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TRANSCRIPT: Defense Department's Huddleston Says Safeguarding Africa's Waters is Vital for International Trade
Ambassador Vicki Huddleston, deputy assistant secretary of defense for Africa addressed the Maritime Safety and Security: Towards Economic Prosperity Conference October 13, 2010, at the Millennium Hotel in Stuttgart, Germany. <br /> <br />The
Ambassador Vicki Huddleston, deputy assistant secretary of defense for Africa addressed the Maritime Safety and Security: Towards Economic Prosperity Conference October 13, 2010, at the Millennium Hotel in Stuttgart, Germany.

The two-day conference, co-sponsored by the U.S. Departments of State and Defense and hosted by U.S. Africa Command (AFRICOM), concentrated on forging partnerships, identifying projects that support maritime security activities, and strengthening collaborative strategies.

Huddleston emphasized the importance of maritime security in Africa and noted the sea's significance as a resource for Africans.

A complete transcript of the ambassador's comments is below.

Thank you, General Ward. Good morning everyone. I'm delighted to be here. It's a pleasure to see a room so full of people from all over this continent here in Europe, but as well as the great African continent. General Ward, thank you very much for inviting me and I'd like to acknowledge Dr. Mwencha, the vice chairperson of the African Union, and also here is the Chief of Staff of the African Union and of course from the Department of State, Ambassador Johnnie Carson. Looking down this front row I'm seeing all sorts of ambassadors from the United States to Africa. It's very nice to see you here this morning; so it's a pleasure to see you as well and welcome.

The Department of Defense is delighted to be a co-sponsor of this event and with the Department of State and I want very much to thank the staff of Africom. (side discussion) I know how much work goes into a conference like this, so thank you, thank your staff. Thank all those gentlemen who were pointing us in the right direction as we were all rubbing our eyes and saying, "We all need to look at our speeches one more time."

My speech this morning is not meant to be a long speech. It's actually just meant to reiterate and reinforce what General Ward has said about the importance of maritime security in Africa and one of the most important points I wanted to build upon is that the sea is such an important resource for Africa. I remember beginning my career in Sierra Leone. And in Sierra Leone you could look off the coast and see these huge Chinese trawlers just gobbling up all the fish along that coast, and I said to somebody, because this was a long time ago, this was at least 30 years ago, I told some of that story and they said, "Oh, that's still going on today. Only there are a few more trawlers from a few other nations out there as well." So here is this immense resource that Africa has but has been unable to control because it lacks its own resources to control the coast. And it lacks in some cases strong judicial systems that even if these illegal fishing companies are caught then they aren't brought to justice so it goes on with impunity. And here is a richness, here is a resource that Africa needs to use for its development. So to the degree that APS and all of us working with Africa can help Africa build up its coast guards, its navies and its justice systems to deal with this problem, we will make Africa richer and more prosperous and more capable of development across the board.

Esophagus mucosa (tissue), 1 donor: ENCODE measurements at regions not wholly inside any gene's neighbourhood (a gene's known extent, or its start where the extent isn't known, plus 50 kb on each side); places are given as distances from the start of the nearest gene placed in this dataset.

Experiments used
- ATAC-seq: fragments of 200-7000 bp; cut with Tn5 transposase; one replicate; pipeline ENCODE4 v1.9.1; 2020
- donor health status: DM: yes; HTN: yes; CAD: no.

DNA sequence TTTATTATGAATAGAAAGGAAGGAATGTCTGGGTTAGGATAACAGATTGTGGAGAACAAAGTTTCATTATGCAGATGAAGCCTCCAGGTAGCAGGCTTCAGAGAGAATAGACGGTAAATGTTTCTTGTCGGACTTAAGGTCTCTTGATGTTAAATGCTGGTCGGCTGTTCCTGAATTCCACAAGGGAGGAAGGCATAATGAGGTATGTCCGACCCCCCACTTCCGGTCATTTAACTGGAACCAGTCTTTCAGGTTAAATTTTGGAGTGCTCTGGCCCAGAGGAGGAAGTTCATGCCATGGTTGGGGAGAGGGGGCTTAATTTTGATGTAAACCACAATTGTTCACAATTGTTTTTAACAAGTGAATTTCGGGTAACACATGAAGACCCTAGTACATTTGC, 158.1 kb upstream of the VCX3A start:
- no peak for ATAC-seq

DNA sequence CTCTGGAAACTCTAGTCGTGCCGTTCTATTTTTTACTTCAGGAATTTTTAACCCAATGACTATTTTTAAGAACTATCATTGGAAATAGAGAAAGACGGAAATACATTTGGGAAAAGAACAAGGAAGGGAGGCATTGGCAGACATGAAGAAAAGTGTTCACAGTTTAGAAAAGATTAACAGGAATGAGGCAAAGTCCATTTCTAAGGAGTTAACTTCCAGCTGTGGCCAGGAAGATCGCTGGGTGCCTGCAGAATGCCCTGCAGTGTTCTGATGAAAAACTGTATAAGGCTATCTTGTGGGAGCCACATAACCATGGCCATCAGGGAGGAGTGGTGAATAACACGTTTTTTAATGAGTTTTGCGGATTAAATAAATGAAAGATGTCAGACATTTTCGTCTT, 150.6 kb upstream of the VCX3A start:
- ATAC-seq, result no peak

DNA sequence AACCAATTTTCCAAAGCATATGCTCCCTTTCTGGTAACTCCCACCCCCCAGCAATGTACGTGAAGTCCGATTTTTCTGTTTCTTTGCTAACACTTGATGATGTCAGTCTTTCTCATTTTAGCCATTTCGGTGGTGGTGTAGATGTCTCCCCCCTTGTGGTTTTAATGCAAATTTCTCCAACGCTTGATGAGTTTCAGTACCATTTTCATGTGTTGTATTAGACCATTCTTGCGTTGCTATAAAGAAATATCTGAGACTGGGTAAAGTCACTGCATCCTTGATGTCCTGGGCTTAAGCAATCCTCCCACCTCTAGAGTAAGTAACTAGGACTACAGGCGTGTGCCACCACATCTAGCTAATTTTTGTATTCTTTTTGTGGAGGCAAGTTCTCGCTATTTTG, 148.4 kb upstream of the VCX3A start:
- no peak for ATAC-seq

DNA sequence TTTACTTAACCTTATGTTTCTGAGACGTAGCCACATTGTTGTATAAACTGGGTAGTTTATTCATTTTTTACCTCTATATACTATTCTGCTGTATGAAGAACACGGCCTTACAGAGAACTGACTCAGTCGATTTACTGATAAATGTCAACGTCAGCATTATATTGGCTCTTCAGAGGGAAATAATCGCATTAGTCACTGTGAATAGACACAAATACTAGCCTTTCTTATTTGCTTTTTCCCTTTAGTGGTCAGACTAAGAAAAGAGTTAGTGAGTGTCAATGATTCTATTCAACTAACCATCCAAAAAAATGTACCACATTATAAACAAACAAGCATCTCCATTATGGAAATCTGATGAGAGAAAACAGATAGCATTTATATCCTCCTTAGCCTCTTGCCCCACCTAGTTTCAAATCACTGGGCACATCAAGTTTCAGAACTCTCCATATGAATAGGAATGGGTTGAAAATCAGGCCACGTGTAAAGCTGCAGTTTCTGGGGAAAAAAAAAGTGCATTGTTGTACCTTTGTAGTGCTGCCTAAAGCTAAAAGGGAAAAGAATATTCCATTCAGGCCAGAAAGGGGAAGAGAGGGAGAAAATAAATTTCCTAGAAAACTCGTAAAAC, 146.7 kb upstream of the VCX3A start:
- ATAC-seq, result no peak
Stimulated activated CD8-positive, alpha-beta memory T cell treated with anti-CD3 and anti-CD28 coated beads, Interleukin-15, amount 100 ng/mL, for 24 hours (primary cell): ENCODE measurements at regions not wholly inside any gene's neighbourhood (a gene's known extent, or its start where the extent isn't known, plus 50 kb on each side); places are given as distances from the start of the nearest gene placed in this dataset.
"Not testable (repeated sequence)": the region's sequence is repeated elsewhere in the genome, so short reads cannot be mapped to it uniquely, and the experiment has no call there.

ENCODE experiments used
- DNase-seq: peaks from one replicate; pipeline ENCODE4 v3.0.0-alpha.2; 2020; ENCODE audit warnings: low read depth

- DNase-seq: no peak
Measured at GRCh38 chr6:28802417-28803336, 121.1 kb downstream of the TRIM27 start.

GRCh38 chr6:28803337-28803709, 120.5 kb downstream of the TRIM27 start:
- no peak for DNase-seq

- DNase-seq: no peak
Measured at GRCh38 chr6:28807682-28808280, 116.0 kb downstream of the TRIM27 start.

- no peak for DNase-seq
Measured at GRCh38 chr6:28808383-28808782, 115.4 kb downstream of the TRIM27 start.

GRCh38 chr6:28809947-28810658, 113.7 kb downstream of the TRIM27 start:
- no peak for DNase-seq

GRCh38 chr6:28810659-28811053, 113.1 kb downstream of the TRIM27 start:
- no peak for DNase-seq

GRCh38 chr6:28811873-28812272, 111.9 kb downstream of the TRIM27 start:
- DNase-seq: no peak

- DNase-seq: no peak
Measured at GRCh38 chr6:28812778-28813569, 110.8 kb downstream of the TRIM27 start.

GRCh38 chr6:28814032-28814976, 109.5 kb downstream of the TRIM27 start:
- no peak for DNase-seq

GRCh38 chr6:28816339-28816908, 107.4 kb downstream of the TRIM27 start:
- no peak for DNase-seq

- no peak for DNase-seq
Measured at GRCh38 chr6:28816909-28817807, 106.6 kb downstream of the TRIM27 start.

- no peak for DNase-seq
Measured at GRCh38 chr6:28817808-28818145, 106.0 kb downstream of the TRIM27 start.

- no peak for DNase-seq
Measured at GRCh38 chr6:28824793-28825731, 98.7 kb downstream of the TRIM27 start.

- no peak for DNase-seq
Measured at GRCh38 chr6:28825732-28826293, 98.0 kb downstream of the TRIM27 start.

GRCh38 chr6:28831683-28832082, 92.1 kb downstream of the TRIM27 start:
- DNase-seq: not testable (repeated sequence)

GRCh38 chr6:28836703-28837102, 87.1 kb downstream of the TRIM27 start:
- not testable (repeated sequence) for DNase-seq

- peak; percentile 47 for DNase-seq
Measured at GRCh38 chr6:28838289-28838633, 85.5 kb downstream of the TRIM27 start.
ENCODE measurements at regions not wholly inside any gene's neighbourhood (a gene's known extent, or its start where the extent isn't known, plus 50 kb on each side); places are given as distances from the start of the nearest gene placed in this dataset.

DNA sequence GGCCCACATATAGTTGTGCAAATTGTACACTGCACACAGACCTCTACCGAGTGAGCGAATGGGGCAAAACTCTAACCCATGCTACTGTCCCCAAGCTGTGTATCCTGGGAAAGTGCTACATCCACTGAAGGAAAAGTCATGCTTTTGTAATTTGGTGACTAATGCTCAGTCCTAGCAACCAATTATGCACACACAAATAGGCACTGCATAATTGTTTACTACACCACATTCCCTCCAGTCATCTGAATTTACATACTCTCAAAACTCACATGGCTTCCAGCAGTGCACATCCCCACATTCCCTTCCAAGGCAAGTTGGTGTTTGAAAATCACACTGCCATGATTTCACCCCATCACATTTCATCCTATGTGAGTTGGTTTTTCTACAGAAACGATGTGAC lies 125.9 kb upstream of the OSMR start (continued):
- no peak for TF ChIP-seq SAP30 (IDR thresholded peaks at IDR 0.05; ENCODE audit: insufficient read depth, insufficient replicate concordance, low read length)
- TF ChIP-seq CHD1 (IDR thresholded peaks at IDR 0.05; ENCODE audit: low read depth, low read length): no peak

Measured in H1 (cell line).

Obviously, we're seeing any number or problems in the maritime areas around Africa now. Everyone knows and talks about piracy on the east coast. Yet that piracy probably only impacts .001 percent of all shipping but it makes just about every headline in the world when a major ship is taken. I think the reason that this happens is the idea that pirates can get away with taking major vessels and holding up the trade of nations in and out of Africa; holding up food that's so badly needed when countries are impacted by drought; holding up oil that's going around the horn and down the coast. Holding up Africa's goods that are coming out of Africa supplying the rest of the world because Africa has been a great source not only of oil but of minerals to the rest of the world. Those shipping lanes need to be safe not only to help the rest of the world but to make the trade with Africa prosper.